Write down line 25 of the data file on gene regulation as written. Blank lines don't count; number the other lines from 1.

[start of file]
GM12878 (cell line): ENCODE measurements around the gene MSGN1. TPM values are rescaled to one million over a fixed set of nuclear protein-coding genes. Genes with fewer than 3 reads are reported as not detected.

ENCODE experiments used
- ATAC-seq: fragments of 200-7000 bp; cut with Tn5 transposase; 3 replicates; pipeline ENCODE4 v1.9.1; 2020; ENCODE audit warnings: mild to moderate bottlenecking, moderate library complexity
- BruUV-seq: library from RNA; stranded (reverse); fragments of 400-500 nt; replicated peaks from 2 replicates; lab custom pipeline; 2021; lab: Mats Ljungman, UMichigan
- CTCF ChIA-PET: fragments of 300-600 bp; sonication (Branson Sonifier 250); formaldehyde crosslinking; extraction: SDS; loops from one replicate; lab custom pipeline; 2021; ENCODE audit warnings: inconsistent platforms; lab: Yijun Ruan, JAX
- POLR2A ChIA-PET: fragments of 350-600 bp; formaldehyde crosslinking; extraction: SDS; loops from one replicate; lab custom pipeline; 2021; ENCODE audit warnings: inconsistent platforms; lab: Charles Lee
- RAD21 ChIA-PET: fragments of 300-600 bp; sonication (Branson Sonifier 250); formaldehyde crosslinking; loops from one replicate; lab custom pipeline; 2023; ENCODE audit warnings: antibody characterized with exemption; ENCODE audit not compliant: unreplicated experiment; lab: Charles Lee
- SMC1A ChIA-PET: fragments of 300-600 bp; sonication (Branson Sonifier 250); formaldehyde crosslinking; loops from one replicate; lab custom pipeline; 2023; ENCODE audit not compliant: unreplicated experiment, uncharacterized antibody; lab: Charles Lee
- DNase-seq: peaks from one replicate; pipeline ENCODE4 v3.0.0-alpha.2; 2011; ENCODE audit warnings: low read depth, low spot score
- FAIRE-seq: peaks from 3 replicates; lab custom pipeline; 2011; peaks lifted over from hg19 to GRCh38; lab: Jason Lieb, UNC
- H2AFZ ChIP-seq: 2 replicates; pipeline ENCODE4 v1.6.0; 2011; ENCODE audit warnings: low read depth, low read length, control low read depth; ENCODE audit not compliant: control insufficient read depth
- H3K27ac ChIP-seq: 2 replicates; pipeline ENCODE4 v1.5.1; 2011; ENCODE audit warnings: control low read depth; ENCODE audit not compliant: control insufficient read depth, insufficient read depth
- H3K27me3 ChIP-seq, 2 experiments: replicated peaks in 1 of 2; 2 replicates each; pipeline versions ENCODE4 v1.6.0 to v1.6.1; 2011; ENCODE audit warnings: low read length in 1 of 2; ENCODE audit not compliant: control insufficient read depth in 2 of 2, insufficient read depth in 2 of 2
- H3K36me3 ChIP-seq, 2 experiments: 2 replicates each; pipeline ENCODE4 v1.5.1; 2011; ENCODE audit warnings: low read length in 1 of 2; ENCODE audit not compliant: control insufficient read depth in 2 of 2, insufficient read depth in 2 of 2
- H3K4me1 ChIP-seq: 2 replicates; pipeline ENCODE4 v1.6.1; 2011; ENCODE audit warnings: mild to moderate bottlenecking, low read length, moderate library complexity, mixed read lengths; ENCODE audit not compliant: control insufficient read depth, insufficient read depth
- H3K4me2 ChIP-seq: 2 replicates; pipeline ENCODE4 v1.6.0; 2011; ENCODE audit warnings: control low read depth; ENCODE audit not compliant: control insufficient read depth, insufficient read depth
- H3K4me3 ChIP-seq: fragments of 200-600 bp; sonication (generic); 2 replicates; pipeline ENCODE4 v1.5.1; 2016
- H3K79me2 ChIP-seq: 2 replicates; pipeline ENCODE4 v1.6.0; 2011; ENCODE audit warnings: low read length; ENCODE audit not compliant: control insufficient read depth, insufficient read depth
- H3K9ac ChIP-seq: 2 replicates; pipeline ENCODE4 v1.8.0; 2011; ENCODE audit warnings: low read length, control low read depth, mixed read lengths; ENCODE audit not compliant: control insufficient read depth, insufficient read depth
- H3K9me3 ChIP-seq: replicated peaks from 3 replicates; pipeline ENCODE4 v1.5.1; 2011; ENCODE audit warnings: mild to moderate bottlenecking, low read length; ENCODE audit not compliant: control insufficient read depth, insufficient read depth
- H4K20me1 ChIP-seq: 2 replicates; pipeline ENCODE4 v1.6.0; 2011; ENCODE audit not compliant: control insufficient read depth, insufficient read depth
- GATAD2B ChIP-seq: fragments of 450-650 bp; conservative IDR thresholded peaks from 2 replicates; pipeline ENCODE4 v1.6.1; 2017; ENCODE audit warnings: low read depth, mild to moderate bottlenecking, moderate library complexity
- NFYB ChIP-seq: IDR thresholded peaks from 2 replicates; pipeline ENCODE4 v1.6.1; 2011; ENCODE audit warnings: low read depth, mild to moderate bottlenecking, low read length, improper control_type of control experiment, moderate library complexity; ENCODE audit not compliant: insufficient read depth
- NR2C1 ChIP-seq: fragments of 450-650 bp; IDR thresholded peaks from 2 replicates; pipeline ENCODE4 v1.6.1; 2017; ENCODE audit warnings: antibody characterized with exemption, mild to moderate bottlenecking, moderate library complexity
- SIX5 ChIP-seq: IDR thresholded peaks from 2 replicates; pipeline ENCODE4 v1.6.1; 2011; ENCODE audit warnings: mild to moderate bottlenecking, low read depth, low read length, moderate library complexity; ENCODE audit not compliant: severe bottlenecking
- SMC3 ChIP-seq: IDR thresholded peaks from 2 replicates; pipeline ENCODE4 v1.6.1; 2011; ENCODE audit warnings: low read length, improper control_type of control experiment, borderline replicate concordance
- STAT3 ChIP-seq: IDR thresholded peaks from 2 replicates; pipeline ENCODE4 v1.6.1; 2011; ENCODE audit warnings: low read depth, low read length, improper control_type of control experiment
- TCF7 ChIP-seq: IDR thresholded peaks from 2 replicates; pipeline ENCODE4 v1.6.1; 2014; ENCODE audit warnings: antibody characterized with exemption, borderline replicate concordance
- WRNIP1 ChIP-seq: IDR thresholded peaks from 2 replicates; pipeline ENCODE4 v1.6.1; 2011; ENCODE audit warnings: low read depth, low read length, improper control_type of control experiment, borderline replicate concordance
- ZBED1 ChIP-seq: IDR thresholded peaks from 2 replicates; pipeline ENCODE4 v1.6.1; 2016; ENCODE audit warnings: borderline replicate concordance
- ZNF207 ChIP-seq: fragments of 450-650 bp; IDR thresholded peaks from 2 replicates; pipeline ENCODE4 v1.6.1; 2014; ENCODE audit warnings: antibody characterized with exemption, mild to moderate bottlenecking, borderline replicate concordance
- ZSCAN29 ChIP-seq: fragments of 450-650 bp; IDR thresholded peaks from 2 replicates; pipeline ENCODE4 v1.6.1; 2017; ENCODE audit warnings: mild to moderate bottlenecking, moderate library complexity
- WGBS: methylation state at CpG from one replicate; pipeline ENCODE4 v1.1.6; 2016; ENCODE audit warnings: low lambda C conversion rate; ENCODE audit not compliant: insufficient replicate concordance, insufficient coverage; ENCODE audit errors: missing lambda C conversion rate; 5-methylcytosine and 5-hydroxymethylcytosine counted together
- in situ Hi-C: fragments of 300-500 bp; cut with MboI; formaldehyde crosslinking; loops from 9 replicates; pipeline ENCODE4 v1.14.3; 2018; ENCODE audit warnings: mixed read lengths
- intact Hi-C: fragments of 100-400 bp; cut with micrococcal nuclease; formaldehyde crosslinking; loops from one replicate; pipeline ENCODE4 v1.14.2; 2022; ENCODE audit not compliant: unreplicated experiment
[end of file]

- SIX5 ChIP-seq: IDR thresholded peaks from 2 replicates; pipeline ENCODE4 v1.6.1; 2011; ENCODE audit warnings: mild to moderate bottlenecking, low read depth, low read length, moderate library complexity; ENCODE audit not compliant: severe bottlenecking